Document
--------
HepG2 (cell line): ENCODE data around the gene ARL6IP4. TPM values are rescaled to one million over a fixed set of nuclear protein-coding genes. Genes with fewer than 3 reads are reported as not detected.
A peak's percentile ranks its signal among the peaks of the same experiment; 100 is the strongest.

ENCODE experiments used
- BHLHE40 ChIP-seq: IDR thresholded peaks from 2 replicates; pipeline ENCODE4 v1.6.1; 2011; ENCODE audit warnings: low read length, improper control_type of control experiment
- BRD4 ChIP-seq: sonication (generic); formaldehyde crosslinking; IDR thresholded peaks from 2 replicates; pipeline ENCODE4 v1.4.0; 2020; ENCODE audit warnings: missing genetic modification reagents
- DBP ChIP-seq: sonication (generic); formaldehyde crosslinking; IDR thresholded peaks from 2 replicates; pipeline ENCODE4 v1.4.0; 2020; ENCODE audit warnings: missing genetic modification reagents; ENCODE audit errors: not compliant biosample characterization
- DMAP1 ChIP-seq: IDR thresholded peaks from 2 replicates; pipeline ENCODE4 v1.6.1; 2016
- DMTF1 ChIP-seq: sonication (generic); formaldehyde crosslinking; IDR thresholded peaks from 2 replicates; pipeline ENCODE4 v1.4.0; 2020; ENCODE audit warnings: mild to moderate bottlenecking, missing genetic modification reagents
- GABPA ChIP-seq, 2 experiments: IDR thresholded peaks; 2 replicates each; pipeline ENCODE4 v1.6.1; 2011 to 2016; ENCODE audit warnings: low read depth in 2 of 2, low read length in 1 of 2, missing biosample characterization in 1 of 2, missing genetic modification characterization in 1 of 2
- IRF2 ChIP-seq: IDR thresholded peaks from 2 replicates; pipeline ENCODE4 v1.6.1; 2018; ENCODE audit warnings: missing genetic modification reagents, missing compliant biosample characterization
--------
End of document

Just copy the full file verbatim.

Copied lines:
HepG2 (cell line): ENCODE data around the gene ARL6IP4. TPM values are rescaled to one million over a fixed set of nuclear protein-coding genes. Genes with fewer than 3 reads are reported as not detected.
A peak's percentile ranks its signal among the peaks of the same experiment; 100 is the strongest.

ENCODE experiments used
- BHLHE40 ChIP-seq: IDR thresholded peaks from 2 replicates; pipeline ENCODE4 v1.6.1; 2011; ENCODE audit warnings: low read length, improper control_type of control experiment
- BRD4 ChIP-seq: sonication (generic); formaldehyde crosslinking; IDR thresholded peaks from 2 replicates; pipeline ENCODE4 v1.4.0; 2020; ENCODE audit warnings: missing genetic modification reagents
- DBP ChIP-seq: sonication (generic); formaldehyde crosslinking; IDR thresholded peaks from 2 replicates; pipeline ENCODE4 v1.4.0; 2020; ENCODE audit warnings: missing genetic modification reagents; ENCODE audit errors: not compliant biosample characterization
- DMAP1 ChIP-seq: IDR thresholded peaks from 2 replicates; pipeline ENCODE4 v1.6.1; 2016
- DMTF1 ChIP-seq: sonication (generic); formaldehyde crosslinking; IDR thresholded peaks from 2 replicates; pipeline ENCODE4 v1.4.0; 2020; ENCODE audit warnings: mild to moderate bottlenecking, missing genetic modification reagents
- GABPA ChIP-seq, 2 experiments: IDR thresholded peaks; 2 replicates each; pipeline ENCODE4 v1.6.1; 2011 to 2016; ENCODE audit warnings: low read depth in 2 of 2, low read length in 1 of 2, missing biosample characterization in 1 of 2, missing genetic modification characterization in 1 of 2
- IRF2 ChIP-seq: IDR thresholded peaks from 2 replicates; pipeline ENCODE4 v1.6.1; 2018; ENCODE audit warnings: missing genetic modification reagents, missing compliant biosample characterization